HUBERT LAWS — In the Beginning (review)

HUBERT LAWS — In the Beginning album cover Album · 1974 · Pop/Art Song/Folk Buy this album from MMA partners
4/5 ·
dreadpirateroberts
Hubert Laws is a monster of the jazz world when it comes to the flute, and if you glance over his discography and guest appearances, you’ll see he’s lent his talent to more than a few albums over the years. His other great love is classical music, and one of the features common to many of his jazz releases, is a classical composition or two. Partially this is the old CTI formula too, but it’s quite suited to Laws, who often expands these pieces or at the very least, gives them an alternate reading simply by virtue of using jazz instrumentation.

‘In the Beginning’ represents a high point in his 1970s output, drawing from a variety of styles he’d explored in the past, giving the listener a bit of classical, a hint of the Latin world, a good dose of funk and an overriding pop sensibility. While this album is hardly tame, its pop/crossover label is apt indeed, though I’d argue that this release is both more eclectic and adventurous in terms of material and instrumentation than others from the period. And it’s also true that ‘In the Beginning’ doesn’t have much of the snap of his early post-bop releases, but Laws remains inventive and thoughtful throughout and there’s a different energy to album.

Part of that energy comes from Gadd, who might be accused of cramming a bit too much into the pieces, but he makes for lively listening and knows how to relax when he needs to. Laws’ brother Ronnie features on tenor, and Bob James on keys, but perhaps more so than either player (including the usually highly distinctive Airto) the other attention grabbing instrument might just be Dave Friedman’s vibes, which are often quite prominent. In terms of arrangement, there’s a fair bit more going on than a typical ‘head, solo, head situation,’ and the opener typifies this with its tempo changes, swinging in the middle, before closing on some funk. The listener gets another good shot of funk on the closer, where Laws returns to ‘Mean Lene’, expanding it from its original form on as heard on his debut, both smoothing it out and complicating its structure.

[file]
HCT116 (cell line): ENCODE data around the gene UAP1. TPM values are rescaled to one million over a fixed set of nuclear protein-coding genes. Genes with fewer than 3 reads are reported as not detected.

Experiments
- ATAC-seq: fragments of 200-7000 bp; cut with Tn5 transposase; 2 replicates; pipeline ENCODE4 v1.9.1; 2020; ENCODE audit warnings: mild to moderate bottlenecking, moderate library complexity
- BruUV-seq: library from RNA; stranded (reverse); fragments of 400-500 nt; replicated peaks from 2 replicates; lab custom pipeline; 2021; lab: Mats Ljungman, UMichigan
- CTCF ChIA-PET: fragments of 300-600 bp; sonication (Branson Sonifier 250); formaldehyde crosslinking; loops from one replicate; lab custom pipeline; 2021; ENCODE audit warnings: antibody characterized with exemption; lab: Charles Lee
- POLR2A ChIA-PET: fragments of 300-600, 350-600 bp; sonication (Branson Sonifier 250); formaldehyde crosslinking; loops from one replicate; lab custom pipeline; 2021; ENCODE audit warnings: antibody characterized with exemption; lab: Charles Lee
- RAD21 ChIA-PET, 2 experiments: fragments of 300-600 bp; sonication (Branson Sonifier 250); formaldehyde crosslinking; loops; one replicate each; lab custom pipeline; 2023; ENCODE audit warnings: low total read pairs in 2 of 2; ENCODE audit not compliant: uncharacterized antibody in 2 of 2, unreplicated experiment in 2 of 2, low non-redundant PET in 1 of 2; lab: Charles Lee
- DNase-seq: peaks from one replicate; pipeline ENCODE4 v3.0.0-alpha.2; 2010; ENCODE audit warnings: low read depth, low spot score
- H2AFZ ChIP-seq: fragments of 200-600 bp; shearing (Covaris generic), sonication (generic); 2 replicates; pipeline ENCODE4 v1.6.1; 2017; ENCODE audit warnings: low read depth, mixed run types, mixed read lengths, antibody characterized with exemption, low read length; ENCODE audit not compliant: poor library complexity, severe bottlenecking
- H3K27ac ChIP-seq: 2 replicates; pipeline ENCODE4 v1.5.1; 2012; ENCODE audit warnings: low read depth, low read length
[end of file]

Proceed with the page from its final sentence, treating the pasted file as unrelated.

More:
Laws is so effective in a gentle setting, but on many of the pieces here he’s speedy and flowing, such as in the full-steam ahead rendition of Coltrane’s ‘Moment’s Notice’ or the duet with Gadd, ‘Airegin’, which is a great showcase for Laws. While ‘Reconciliation’ almost floats by without making much of a mark on me, my only serious concern is the reading of the traditional piece ‘Come Ye Disconsolate’ which is just too earnest – unlike the subtler ‘Restoration’ where the vibes and piano take a bit of the spotlight.

A grand surprise was the interpretation of Satie’s stunning ‘Gymnopédie No. 1’ which, as a solo piano piece, is one of my favourite moments in the history of classical music. Before hearing it, I was worried that in the CTI setting, its beauty might be buried, but while there is guitar, bass, strings, piano and flute, the arrangement allows a delicate trading of lead roles, with unobtrusive backing. Played a little slower than I am used to hearing the piece, Laws gets the most out of the emotional impact of those signature notes.

Perhaps his finest work from the 1970s, and my preferred album over ‘Morning Star’ and ‘Afro-Classic’ or his equally well-known, more classical themed, ‘Rite of Spring.’
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zorro007 wrote:
more than 2 years ago
Very Good album
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